R. Kelly has recently taken to the media rounds to promote his newest album, The Buffet. Though the Pied Piper of R&B is making more appearances to boost album sales, a huge elephant in the room is the singer’s storied past full of sexual abuse allegations. So when this line of questioning has came up on Monday, it led to a clearly angry R. Kelly storming out of a HuffPost Live interview.
In what might be the most awkward interview of 2015, Huffpost Live host Caroline Modarressy-Tehrani spoke to R.Kelly about his career, fans, and sex. Though the interview went pretty light hearted for 15-minutes, it took a turn when Modarressy-Tehrani asked if his well-publicized legal battles have affected current record sales. It didn’t go well. At all. "I know the difference between negative question and a positive one," R. Kelly said. "If I think it's negative, I'm gonna walk." And from there, it only got worse. When Modarressy-Tehrani asked if he has a healthy relationship with sex, R. Kelly began a rant aimed at Modarressy-Tehrani.
I would have to say this, I did not come here to get interrogated. I didn't come here for a deposition. Do you know what a deposition is? [...] This is a deposition. This is not about R. Kelly. This is not about music. This is not about someone who works hard on his music who has an album out. This is about trying to interrogate me and this is about, you know, disrespect.
Kelly then tried to turn the table by asking Modarressy-Tehrani if she drinks and gets drunk. He then left the stage, ending the award interview. Shortly following the incident, Modarressy-Tehrani took to Twitter to react and to respond to feedback — the good and the bad:
There was an outpouring of support from those who appreciated Modarressy-Tehrani’s efforts. One of those people was Josie Pickens, who on Tuesday wrote a piece for Ebony entitled “R. Kelly Please Leave the Building.” In the article, Pickens, who has been staunchly against the singer, explains how she was invited to HuffPost Live to ask R. Kelly about his past during the ill-fated interview that was cut short. And her question was something that so needed to be asked: how (and why) can R. Kelly expect black women — a large portion of his fan base — to support him despite his long history of sex-abuse allegations which involved the same demographic? Despite not getting an answer, she had a few parting words for the singer:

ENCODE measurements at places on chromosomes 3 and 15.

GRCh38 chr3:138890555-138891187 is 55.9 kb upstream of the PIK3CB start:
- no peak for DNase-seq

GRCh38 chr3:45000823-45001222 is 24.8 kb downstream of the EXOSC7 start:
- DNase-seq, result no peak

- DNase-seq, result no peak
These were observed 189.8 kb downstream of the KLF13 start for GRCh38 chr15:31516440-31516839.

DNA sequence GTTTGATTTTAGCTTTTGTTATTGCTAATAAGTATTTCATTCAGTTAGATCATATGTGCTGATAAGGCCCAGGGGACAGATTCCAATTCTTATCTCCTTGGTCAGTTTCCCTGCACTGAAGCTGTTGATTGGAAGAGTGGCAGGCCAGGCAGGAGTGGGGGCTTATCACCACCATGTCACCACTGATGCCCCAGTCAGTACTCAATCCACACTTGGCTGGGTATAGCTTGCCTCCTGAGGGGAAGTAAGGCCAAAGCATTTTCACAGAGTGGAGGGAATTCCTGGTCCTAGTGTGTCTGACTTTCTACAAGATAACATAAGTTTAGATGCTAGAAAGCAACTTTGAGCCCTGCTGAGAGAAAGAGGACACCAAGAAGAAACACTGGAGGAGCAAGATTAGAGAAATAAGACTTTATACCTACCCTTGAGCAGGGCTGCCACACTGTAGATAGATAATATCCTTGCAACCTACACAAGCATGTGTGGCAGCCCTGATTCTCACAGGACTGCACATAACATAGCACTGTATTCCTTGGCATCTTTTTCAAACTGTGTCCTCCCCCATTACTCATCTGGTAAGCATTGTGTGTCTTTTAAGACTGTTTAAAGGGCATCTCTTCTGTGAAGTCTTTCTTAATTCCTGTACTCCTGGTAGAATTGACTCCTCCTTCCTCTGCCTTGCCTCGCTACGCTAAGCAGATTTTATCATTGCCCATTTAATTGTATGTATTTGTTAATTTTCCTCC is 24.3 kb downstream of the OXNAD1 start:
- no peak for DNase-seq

R. Kelly will forever, forever, have to address his charges of sexual assault, and he should always be prepared to do just that. He does not get to demand blind, silent allegiance from a community he has preyed upon. He does not get to beg me to buy his album and not expect to have to listen to why I will not.
And much of Twitter echoed what Pickens had to say. Though some in the Twitterverse believed that R. Kelly was unfairly attacked or even ambushed, most users didn't hold back, touching on how awkward the interview was and how frustrating it was that disturbing stories circulated for years without R. Kelly having to pay the piper, so to speak:
Image: Huffington Post